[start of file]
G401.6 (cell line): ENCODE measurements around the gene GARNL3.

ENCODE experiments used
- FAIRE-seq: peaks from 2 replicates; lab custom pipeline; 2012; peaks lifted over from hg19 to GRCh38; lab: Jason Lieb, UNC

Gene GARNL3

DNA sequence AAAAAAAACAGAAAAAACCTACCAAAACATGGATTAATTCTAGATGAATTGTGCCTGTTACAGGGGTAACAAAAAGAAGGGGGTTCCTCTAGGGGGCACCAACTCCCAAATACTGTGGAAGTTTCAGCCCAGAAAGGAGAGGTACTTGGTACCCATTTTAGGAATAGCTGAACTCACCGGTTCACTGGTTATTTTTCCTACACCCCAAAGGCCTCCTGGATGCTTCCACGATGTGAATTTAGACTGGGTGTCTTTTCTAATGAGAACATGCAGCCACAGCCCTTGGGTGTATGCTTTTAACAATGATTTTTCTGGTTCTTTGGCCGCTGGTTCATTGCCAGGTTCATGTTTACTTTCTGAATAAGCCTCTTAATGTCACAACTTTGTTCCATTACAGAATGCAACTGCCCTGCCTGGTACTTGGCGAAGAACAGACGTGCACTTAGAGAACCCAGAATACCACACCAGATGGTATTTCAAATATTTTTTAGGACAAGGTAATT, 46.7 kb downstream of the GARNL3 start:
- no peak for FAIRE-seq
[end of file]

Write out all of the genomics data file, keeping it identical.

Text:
G401.6 (cell line): ENCODE measurements around the gene GARNL3.

ENCODE experiments used
- FAIRE-seq: peaks from 2 replicates; lab custom pipeline; 2012; peaks lifted over from hg19 to GRCh38; lab: Jason Lieb, UNC

Gene GARNL3

DNA sequence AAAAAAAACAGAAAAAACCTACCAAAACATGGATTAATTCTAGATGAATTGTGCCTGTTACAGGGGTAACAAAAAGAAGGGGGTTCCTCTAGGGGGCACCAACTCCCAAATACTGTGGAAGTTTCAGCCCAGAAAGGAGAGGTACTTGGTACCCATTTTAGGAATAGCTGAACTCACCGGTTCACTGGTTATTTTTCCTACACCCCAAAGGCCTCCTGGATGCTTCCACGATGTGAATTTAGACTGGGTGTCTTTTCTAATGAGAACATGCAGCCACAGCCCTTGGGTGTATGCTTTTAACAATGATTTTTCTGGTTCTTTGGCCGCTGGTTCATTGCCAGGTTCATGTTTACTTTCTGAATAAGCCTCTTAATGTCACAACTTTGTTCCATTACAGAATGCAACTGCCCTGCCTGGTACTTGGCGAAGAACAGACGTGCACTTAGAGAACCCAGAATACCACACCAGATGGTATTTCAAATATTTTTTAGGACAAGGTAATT, 46.7 kb downstream of the GARNL3 start:
- no peak for FAIRE-seq